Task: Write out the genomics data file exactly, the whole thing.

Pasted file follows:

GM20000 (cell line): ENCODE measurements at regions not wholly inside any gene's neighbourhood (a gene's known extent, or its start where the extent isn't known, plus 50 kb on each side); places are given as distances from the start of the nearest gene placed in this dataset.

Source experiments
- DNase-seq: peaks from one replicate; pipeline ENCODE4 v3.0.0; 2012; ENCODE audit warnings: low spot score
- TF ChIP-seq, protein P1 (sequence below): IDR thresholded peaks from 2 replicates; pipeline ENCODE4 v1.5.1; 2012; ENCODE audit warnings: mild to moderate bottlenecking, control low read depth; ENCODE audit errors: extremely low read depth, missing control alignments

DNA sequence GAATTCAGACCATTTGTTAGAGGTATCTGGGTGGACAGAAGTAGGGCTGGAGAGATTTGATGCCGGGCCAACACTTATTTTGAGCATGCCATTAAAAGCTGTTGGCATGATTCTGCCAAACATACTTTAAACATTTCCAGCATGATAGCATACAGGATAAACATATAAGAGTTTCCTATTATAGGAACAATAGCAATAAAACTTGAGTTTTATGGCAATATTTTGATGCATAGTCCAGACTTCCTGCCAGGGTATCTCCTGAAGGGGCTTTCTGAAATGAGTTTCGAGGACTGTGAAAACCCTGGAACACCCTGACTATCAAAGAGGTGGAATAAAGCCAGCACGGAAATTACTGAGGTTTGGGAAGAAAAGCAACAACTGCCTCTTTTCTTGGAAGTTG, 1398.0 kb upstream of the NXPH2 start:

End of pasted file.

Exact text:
GM20000 (cell line): ENCODE measurements at regions not wholly inside any gene's neighbourhood (a gene's known extent, or its start where the extent isn't known, plus 50 kb on each side); places are given as distances from the start of the nearest gene placed in this dataset.

Source experiments
- DNase-seq: peaks from one replicate; pipeline ENCODE4 v3.0.0; 2012; ENCODE audit warnings: low spot score
- TF ChIP-seq, protein P1 (sequence below): IDR thresholded peaks from 2 replicates; pipeline ENCODE4 v1.5.1; 2012; ENCODE audit warnings: mild to moderate bottlenecking, control low read depth; ENCODE audit errors: extremely low read depth, missing control alignments

DNA sequence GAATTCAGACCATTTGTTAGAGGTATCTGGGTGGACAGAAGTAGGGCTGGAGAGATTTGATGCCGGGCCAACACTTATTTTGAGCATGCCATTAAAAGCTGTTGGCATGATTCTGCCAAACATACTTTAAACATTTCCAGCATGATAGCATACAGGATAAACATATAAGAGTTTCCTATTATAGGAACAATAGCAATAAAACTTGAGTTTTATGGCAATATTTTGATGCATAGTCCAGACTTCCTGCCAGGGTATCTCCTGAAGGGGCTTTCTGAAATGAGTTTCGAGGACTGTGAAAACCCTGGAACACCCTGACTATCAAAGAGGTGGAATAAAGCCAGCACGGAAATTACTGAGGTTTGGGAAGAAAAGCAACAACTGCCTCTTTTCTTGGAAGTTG, 1398.0 kb upstream of the NXPH2 start: